Greece's government has shifted its focus to debt relief following the approval of a controversial pension and tax system reforms bill by the Greek assembly early Monday, as trade unions warned of further strike actions against the new pension cuts and tax hikes.
On the heels of the parliamentary vote, Finance Minister Euclid Tsakalotos arrived in Brussels for the critical Eurogroup meeting on Monday where the agenda was to review the Greek debt program for first time since the third bailout agreement reached in July 2015.
Although no spectacular results were expected from Monday's talks, the Greek left-led government hailed the start of dialogue on debt relief as a significant step on the way to restoring stability and growth in the debt-laden country.
"We have before us an important opportunity for the country to break this vicious circle, to enter the virtuous cycle, and for Europe (an opportunity) to show the necessary courage and bravery to close a deep wound and finally reach the exit from the crisis not only for Greece, but for the whole of Europe," Prime Minister Alexis Tsipras stressed during a televised speech on Sunday night.
Addressing parliament, the Greek premier defended the unpopular bill, which has triggered a wave of strikes and protests over the past six months.
"The plan we are voting on today seeks to create a system that, on the one hand, will be sustainable and guarantee pensions of all Greeks and, on the other hand, will have social justice as basic principle in the current adverse economic conditions," he stated, reassuring that the rich and not the poor would be affected.
However, opposition parties, trade unions and the tens of thousands of protesters who were chanting slogans against the reforms on Sunday have still yet to be convinced the 5.4-billion-euro's worth (6.2 billion U.S. dollars) of budget savings by 2018 will give recession-hit households and enterprises some much-needed breathing space.
Yorgos Mitsis, president of the Greek Federation of Court clerks, was among protesters outside the parliament on Sunday as members of parliament (MPs) were debating the bill on Monday which introduces new reductions on pensions, merges social security funds to save costs, increases contributions, raises income taxes for medium and high earners, and lowers tax-free thresholds.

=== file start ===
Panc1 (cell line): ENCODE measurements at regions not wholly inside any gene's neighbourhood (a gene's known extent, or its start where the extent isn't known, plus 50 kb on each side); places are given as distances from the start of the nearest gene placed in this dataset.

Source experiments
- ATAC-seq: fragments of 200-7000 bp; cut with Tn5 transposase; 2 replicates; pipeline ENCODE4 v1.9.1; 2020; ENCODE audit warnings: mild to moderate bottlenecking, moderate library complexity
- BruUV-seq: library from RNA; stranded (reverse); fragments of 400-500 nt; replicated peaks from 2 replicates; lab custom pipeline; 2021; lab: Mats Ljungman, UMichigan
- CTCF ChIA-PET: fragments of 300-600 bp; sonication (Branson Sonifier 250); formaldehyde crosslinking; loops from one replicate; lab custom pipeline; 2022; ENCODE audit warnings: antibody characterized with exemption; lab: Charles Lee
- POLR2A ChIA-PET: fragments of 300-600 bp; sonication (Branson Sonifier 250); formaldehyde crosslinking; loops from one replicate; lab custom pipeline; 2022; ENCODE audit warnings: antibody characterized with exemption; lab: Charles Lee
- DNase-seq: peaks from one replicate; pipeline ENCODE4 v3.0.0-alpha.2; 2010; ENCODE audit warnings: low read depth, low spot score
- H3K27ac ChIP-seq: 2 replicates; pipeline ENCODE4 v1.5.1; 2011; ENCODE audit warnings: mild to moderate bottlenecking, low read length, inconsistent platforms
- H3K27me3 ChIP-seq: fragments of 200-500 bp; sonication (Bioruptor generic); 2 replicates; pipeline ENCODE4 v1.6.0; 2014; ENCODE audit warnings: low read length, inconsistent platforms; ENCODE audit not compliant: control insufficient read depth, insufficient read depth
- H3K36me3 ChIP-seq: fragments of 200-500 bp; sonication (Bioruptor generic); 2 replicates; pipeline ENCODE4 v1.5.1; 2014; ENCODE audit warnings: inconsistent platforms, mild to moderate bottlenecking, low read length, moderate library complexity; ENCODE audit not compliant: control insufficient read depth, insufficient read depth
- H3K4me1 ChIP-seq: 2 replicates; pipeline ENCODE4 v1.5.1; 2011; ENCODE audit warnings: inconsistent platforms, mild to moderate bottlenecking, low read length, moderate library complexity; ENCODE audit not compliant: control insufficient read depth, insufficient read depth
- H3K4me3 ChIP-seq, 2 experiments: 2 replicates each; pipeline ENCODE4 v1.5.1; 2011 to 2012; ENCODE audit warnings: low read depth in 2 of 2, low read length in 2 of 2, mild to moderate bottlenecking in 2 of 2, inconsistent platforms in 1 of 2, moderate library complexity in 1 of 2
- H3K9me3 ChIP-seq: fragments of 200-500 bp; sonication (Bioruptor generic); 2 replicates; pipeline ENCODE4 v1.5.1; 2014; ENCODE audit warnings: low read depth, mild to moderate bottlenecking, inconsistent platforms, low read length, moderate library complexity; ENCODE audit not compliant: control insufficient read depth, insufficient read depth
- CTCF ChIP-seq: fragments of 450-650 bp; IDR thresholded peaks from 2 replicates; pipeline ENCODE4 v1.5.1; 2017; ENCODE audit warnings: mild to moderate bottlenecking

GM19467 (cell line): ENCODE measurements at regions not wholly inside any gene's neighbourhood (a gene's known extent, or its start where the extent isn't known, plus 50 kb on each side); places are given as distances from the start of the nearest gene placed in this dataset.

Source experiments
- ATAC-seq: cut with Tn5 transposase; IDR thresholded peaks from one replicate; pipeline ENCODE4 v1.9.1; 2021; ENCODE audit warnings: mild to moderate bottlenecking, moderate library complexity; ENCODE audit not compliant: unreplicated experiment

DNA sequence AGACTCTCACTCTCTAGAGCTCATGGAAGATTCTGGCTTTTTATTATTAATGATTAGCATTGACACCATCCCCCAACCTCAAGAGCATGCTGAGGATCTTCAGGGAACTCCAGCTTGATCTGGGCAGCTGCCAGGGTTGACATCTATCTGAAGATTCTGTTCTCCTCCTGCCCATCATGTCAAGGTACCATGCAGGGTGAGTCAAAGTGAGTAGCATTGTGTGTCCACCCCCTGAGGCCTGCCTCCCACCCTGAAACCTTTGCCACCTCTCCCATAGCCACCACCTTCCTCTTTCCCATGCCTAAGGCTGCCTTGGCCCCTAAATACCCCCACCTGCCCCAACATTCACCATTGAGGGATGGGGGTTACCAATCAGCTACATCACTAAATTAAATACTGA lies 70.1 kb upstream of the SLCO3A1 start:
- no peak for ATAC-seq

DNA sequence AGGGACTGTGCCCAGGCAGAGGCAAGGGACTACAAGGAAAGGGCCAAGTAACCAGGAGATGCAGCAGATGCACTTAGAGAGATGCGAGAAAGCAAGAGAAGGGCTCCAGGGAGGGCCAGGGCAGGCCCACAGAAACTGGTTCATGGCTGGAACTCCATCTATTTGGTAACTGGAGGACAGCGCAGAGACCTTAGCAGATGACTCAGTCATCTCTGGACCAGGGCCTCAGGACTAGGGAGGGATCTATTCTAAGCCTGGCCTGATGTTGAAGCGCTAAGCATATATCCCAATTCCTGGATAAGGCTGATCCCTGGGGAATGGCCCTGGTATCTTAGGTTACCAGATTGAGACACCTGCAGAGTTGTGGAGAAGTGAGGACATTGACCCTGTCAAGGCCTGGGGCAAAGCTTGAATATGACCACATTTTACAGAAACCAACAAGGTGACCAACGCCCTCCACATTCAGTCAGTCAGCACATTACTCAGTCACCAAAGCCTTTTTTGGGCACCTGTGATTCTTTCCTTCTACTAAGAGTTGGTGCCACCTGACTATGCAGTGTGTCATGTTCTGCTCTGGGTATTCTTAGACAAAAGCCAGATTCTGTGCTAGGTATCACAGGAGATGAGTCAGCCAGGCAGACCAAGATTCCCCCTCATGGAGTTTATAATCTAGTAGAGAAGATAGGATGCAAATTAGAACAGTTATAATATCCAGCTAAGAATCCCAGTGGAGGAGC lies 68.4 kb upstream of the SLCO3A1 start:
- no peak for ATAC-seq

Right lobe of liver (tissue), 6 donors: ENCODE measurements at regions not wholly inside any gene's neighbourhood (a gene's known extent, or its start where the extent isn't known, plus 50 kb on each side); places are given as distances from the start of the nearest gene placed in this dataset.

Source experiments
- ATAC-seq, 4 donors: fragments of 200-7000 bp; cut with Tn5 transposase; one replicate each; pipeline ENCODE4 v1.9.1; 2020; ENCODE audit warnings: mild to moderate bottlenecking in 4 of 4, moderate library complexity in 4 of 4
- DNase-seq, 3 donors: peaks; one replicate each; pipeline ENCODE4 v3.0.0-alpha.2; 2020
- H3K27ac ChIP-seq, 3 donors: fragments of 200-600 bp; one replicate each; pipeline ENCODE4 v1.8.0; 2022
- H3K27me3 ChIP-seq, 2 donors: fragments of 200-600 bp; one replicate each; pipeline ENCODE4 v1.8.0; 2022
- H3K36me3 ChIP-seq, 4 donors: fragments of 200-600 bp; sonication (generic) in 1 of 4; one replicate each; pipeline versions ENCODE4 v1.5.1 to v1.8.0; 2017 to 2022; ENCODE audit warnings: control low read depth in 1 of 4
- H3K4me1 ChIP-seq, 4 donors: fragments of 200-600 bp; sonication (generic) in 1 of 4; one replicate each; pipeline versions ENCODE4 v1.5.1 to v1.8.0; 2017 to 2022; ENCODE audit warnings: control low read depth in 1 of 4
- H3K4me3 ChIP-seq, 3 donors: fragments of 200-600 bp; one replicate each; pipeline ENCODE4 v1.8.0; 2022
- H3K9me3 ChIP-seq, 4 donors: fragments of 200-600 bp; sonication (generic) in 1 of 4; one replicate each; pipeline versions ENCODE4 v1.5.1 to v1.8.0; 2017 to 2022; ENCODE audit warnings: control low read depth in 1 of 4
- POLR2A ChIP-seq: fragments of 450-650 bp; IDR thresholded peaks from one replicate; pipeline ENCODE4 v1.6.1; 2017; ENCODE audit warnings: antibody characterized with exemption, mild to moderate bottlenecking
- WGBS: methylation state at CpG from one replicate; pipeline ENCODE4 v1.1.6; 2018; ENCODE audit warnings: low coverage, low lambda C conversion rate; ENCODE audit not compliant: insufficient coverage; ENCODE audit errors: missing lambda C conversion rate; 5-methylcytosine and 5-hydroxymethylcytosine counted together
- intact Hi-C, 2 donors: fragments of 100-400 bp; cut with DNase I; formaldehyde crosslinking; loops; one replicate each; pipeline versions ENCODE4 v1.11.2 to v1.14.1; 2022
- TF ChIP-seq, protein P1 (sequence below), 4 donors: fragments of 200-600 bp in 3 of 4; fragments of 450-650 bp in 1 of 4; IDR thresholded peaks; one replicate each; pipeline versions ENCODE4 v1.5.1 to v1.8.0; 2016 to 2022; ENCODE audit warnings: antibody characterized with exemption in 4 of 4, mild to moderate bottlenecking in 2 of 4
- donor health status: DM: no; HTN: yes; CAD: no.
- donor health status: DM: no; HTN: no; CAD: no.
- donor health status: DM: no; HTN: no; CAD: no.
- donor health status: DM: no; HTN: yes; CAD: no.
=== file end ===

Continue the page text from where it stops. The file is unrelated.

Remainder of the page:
"I have been working for 31 years, I have been paying contributions to funds for 31 years, but I do not expect to receive any pension in return," he told Xinhua, saying he would keep protesting the policies he and his colleagues believed would impoverish the middle class.
"We continue our struggle. We are abstaining from our duties until the coming Thursday and then we will decide on further actions," he said.
Meanwhile, the self-employed and representatives of small and medium-sized enterprises claimed that under the reforms, they would have to pay some 60 to 70 percent of their revenues in taxation and insurance contributions.
More businesses would be unable to meet the obligations and will close down, Vassilis Korkidis, president of the National Confederation of Hellenic Commerce (ESEE) warned.
The headlines on the front pages of Athens newspapers on Monday also reflected the nation-wide anxiety.
"SYRIZA's austerity hostages" read the headline on the front page of Ta Nea. "Heavy cost from taxes" added Efimerida ton Syntakton. "Taxes even on coffee" was the headline of Eleftheros Typos, in a reference to the indirect tax hikes on coffee, cigarettes, fuel, natural gas, alcohol and tobacco consumption which will be gradually implemented starting this summer.
They are all part of the latest painful package of measures that the EU and the International Monetary Fund have been demanding since autumn to unlock more rescue loans to Greece and discuss debt relief.
Critics of the package, such as Mitsis and Stassinos, argue that Greek society has reached its limits and is fatigued by six years of harsh austerity, meaning Greek citizens will not be able to contribute any more to the country's targets under agreements struck in Brussels.
In the latest development, the Eurogroup meeting on Greek debt ended without a concrete deal on Monday, according to Eurogroup President Jeroen Dijsselbloem.
The Eurogroup hopes to reach a deal with Greece on May 24, when it holds its next scheduled meeting.